One daughter has sparked debate after revealing she felt nothing, except relief when both her parents passed away. Writing to The Washington Post’s advice columnist, Carolyn Hax, the daughter asked why she didn’t feel anything, adding: “I feel monstrous”.
She said she lost her dad in 2011 and her mum last month, after looking after her during a year-long struggle with ALS (amyotrophic lateral sclerosis). “She lived near us for the last two years of her life because I thought it was important that my daughters (8-year-old twins) knew their grandma,” she added.
“The strange thing is — I didn’t grieve for either of my parents. They died, and I felt nothing, except maybe relief that it was over.“
The daughter said she understood why she didn’t grieve for her dad, adding he was a mostly absent, postwar father who never made time for her.
“But with my mom? She raised me as a homemaker and wasn’t a bad mother — she sat by my bed when I was sick as a kid (and I was sick a lot), she cooked my meals, washed my clothes and praised my school achievements. She also kicked me out at 18 when I burned a cigarette hole in the rug of my room . . . and I never moved back,” she explained.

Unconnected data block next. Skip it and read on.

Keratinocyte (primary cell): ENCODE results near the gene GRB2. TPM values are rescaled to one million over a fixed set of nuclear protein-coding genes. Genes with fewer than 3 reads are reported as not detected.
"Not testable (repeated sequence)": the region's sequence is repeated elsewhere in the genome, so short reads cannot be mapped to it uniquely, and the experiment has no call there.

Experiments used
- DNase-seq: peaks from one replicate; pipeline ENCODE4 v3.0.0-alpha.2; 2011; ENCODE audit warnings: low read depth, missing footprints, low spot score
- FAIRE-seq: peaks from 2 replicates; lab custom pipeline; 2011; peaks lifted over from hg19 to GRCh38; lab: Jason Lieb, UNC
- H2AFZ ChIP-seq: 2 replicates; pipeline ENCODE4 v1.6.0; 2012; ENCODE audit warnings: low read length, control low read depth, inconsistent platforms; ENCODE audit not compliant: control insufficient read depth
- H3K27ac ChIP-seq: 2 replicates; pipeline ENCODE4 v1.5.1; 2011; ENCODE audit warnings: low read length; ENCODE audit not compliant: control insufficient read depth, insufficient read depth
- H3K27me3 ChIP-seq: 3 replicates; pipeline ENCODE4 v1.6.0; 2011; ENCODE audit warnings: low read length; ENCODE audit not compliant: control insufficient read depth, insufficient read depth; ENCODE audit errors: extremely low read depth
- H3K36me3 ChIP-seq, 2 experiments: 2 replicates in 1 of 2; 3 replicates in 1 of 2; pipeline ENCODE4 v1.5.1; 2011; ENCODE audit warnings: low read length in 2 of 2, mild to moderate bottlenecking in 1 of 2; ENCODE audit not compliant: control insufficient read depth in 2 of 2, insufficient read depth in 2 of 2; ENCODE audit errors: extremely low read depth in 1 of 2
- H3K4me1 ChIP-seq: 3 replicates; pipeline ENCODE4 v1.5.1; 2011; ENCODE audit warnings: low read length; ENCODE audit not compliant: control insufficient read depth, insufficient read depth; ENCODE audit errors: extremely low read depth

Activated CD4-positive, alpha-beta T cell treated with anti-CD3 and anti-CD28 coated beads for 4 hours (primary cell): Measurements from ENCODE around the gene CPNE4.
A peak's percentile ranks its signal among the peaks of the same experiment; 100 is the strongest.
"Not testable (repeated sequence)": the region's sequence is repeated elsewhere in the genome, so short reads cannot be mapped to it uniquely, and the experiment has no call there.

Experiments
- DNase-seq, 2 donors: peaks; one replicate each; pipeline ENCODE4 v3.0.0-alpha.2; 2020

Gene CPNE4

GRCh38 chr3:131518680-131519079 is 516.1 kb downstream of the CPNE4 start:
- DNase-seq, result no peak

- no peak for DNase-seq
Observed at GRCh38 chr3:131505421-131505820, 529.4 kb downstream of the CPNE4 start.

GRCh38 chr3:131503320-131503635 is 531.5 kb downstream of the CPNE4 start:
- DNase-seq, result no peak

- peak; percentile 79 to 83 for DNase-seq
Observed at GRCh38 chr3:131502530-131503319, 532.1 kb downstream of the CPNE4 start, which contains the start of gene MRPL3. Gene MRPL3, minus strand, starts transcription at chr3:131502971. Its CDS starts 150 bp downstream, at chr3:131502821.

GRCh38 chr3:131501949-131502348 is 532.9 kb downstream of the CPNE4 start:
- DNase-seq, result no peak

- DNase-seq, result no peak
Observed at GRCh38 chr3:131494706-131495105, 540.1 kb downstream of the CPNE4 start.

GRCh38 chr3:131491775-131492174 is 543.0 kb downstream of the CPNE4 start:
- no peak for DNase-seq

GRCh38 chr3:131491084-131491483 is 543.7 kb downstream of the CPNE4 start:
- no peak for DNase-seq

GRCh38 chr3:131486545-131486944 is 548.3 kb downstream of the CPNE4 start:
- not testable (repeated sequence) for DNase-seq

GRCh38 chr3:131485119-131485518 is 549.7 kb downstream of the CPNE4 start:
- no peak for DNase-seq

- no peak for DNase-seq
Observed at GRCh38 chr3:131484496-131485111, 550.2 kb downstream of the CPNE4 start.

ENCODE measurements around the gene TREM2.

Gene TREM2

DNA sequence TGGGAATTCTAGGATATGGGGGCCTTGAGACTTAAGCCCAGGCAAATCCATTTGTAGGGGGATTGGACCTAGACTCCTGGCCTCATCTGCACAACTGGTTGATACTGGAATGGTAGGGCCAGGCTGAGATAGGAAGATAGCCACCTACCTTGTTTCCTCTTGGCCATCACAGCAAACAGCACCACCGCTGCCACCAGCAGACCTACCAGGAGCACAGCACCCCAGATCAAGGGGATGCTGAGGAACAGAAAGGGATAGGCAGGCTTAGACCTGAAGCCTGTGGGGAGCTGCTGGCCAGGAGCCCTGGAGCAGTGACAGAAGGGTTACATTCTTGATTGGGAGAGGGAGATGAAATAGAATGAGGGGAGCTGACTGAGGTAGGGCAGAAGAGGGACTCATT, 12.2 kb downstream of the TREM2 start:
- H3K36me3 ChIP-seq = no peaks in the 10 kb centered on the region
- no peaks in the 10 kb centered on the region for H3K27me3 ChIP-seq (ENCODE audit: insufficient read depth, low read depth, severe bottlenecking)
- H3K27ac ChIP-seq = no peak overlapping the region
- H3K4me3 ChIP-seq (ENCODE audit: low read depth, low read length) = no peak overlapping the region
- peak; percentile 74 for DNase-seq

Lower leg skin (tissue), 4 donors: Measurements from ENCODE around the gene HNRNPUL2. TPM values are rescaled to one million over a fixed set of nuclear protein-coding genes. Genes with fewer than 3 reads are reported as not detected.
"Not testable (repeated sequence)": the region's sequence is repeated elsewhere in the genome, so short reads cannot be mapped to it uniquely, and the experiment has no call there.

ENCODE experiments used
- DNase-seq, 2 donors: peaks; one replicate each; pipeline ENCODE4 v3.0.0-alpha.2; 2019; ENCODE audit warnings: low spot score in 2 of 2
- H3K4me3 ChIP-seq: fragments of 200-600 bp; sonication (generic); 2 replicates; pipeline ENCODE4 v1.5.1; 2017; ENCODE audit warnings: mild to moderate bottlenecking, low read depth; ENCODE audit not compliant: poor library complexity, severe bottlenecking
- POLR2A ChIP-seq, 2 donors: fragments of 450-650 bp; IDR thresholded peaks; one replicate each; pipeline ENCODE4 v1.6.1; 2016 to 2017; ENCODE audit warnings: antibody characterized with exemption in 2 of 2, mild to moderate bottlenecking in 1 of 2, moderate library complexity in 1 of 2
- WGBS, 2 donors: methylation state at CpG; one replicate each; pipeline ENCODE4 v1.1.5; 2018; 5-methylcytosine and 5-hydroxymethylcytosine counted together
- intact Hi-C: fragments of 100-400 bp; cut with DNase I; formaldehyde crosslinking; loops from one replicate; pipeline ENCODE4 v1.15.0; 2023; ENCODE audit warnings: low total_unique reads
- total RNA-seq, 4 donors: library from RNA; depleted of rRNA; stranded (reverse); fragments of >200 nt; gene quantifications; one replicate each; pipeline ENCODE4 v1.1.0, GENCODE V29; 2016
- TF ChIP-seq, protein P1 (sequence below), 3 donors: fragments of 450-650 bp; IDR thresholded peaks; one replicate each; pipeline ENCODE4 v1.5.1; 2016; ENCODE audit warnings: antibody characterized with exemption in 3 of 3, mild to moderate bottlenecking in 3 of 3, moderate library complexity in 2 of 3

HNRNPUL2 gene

“Why don’t I feel anything? Why do I know in the bottom of my heart that I moved my mom to our town only out of a sense of duty — without having a need to spend time with her, talk to her, share what was important to me? I feel monstrous,” she asked.
Carolyn advised the woman to not feel guilty if she cared for her parents as they cared for her.
“Why is it “monstrous” of you to have cared for your mom exactly as she cared for you?” She wrote. “Health tended, food provided, clothes washed, achievement praised. Dutiful. That was your childhood. If you were nurtured emotionally as well, then you make no mention of it. Were you?”